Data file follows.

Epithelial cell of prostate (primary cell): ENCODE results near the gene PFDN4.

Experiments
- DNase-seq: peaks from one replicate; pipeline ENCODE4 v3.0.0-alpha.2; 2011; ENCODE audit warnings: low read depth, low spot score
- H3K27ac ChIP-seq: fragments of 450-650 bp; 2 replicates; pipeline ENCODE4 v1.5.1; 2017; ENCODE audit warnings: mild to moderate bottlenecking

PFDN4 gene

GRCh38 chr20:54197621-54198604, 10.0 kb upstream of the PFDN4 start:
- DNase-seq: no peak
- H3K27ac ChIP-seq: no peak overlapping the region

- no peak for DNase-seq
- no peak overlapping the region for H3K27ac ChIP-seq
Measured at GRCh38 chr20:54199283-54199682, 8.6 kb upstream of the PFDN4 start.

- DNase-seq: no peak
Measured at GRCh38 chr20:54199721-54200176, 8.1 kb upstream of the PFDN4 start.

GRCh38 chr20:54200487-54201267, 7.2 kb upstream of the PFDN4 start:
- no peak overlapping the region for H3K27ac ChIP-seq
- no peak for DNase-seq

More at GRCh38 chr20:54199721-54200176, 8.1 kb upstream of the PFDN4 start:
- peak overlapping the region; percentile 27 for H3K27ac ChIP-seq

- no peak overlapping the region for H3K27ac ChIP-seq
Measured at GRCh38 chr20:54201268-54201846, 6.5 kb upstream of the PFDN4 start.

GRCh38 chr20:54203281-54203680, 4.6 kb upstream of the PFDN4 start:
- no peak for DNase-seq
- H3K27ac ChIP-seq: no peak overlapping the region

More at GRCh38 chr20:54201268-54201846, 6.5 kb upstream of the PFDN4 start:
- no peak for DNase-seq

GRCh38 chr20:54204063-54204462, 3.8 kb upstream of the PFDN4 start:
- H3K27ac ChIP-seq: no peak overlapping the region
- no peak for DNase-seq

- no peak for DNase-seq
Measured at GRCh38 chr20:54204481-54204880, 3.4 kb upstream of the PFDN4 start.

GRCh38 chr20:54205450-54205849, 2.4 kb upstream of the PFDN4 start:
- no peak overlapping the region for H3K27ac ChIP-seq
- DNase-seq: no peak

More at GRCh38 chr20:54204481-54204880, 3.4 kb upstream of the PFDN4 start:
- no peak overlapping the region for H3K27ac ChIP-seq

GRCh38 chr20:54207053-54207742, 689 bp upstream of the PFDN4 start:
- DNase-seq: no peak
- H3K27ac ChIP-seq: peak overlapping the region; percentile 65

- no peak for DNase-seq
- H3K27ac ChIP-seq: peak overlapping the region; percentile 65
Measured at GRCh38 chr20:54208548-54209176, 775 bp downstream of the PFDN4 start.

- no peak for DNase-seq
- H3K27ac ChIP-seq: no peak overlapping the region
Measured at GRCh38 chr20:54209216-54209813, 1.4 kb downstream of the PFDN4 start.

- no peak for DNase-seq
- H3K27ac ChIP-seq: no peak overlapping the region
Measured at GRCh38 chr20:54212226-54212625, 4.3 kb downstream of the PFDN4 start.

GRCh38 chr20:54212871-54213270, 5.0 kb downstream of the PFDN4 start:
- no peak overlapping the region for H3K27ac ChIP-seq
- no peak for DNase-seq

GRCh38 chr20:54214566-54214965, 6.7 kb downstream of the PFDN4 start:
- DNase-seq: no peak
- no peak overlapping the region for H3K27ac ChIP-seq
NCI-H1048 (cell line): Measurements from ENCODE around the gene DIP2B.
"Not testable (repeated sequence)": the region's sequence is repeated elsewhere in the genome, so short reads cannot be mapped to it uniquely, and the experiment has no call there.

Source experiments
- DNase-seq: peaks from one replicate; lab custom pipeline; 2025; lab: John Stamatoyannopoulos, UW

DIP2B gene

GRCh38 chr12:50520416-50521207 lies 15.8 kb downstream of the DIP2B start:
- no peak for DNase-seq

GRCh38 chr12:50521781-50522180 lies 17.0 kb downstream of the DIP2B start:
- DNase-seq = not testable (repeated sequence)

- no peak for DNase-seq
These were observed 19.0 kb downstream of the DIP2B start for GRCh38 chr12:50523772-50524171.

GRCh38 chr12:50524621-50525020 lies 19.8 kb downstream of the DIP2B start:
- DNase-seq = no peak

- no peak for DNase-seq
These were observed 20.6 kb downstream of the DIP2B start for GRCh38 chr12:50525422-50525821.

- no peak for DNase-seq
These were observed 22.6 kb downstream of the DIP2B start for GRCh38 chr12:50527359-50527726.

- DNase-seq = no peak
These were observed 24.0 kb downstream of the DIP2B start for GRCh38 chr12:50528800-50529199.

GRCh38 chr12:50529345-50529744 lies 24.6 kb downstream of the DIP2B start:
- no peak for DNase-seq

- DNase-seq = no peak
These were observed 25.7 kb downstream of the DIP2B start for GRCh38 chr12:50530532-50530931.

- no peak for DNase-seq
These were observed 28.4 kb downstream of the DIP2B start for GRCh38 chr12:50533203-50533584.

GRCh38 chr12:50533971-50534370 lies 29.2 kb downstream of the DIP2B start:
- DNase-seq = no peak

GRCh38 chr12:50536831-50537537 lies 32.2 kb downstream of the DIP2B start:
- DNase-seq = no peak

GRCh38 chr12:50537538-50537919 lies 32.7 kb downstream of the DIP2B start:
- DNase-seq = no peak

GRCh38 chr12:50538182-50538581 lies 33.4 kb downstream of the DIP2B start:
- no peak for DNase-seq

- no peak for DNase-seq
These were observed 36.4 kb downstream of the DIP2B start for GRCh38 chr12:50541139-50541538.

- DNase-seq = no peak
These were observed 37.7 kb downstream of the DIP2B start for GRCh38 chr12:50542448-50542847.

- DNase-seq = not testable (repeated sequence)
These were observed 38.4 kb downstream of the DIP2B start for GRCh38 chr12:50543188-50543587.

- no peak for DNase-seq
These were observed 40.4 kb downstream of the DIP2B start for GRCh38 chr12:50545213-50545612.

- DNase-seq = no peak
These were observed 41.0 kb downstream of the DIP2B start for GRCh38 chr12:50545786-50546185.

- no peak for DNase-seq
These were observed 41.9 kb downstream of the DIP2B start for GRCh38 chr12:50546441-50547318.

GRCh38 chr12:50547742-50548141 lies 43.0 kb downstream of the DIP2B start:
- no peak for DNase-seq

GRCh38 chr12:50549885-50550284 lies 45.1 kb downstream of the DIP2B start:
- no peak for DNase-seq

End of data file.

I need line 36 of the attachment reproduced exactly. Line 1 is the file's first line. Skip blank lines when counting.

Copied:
GRCh38 chr20:54207053-54207742, 689 bp upstream of the PFDN4 start: